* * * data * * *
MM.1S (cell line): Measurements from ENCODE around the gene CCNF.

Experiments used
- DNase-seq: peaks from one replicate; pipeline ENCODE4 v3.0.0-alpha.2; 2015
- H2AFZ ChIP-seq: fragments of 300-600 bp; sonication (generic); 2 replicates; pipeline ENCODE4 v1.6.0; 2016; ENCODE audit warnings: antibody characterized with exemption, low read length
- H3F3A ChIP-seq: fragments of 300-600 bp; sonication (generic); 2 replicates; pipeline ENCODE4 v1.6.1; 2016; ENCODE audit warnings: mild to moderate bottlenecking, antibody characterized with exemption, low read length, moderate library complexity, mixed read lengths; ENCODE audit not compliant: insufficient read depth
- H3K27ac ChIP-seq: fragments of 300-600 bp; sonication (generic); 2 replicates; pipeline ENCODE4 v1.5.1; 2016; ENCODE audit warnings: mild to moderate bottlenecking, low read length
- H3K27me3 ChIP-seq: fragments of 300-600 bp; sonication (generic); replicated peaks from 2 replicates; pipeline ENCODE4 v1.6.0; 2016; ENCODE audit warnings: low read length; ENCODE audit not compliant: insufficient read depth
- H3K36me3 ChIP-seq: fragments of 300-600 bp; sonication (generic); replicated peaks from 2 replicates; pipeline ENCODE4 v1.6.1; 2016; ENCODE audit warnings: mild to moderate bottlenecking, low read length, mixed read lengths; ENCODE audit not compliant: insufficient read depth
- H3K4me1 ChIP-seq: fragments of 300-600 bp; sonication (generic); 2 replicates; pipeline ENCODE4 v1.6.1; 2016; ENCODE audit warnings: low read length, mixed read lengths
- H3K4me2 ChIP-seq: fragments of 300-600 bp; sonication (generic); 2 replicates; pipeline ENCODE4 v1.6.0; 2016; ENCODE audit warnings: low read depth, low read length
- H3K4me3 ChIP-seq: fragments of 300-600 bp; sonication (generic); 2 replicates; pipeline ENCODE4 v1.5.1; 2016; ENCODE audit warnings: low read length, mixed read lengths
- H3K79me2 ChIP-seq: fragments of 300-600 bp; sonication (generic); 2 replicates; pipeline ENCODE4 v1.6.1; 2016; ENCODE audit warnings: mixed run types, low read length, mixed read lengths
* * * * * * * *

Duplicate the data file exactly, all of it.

MM.1S (cell line): Measurements from ENCODE around the gene CCNF.

Experiments used
- DNase-seq: peaks from one replicate; pipeline ENCODE4 v3.0.0-alpha.2; 2015
- H2AFZ ChIP-seq: fragments of 300-600 bp; sonication (generic); 2 replicates; pipeline ENCODE4 v1.6.0; 2016; ENCODE audit warnings: antibody characterized with exemption, low read length
- H3F3A ChIP-seq: fragments of 300-600 bp; sonication (generic); 2 replicates; pipeline ENCODE4 v1.6.1; 2016; ENCODE audit warnings: mild to moderate bottlenecking, antibody characterized with exemption, low read length, moderate library complexity, mixed read lengths; ENCODE audit not compliant: insufficient read depth
- H3K27ac ChIP-seq: fragments of 300-600 bp; sonication (generic); 2 replicates; pipeline ENCODE4 v1.5.1; 2016; ENCODE audit warnings: mild to moderate bottlenecking, low read length
- H3K27me3 ChIP-seq: fragments of 300-600 bp; sonication (generic); replicated peaks from 2 replicates; pipeline ENCODE4 v1.6.0; 2016; ENCODE audit warnings: low read length; ENCODE audit not compliant: insufficient read depth
- H3K36me3 ChIP-seq: fragments of 300-600 bp; sonication (generic); replicated peaks from 2 replicates; pipeline ENCODE4 v1.6.1; 2016; ENCODE audit warnings: mild to moderate bottlenecking, low read length, mixed read lengths; ENCODE audit not compliant: insufficient read depth
- H3K4me1 ChIP-seq: fragments of 300-600 bp; sonication (generic); 2 replicates; pipeline ENCODE4 v1.6.1; 2016; ENCODE audit warnings: low read length, mixed read lengths
- H3K4me2 ChIP-seq: fragments of 300-600 bp; sonication (generic); 2 replicates; pipeline ENCODE4 v1.6.0; 2016; ENCODE audit warnings: low read depth, low read length
- H3K4me3 ChIP-seq: fragments of 300-600 bp; sonication (generic); 2 replicates; pipeline ENCODE4 v1.5.1; 2016; ENCODE audit warnings: low read length, mixed read lengths
- H3K79me2 ChIP-seq: fragments of 300-600 bp; sonication (generic); 2 replicates; pipeline ENCODE4 v1.6.1; 2016; ENCODE audit warnings: mixed run types, low read length, mixed read lengths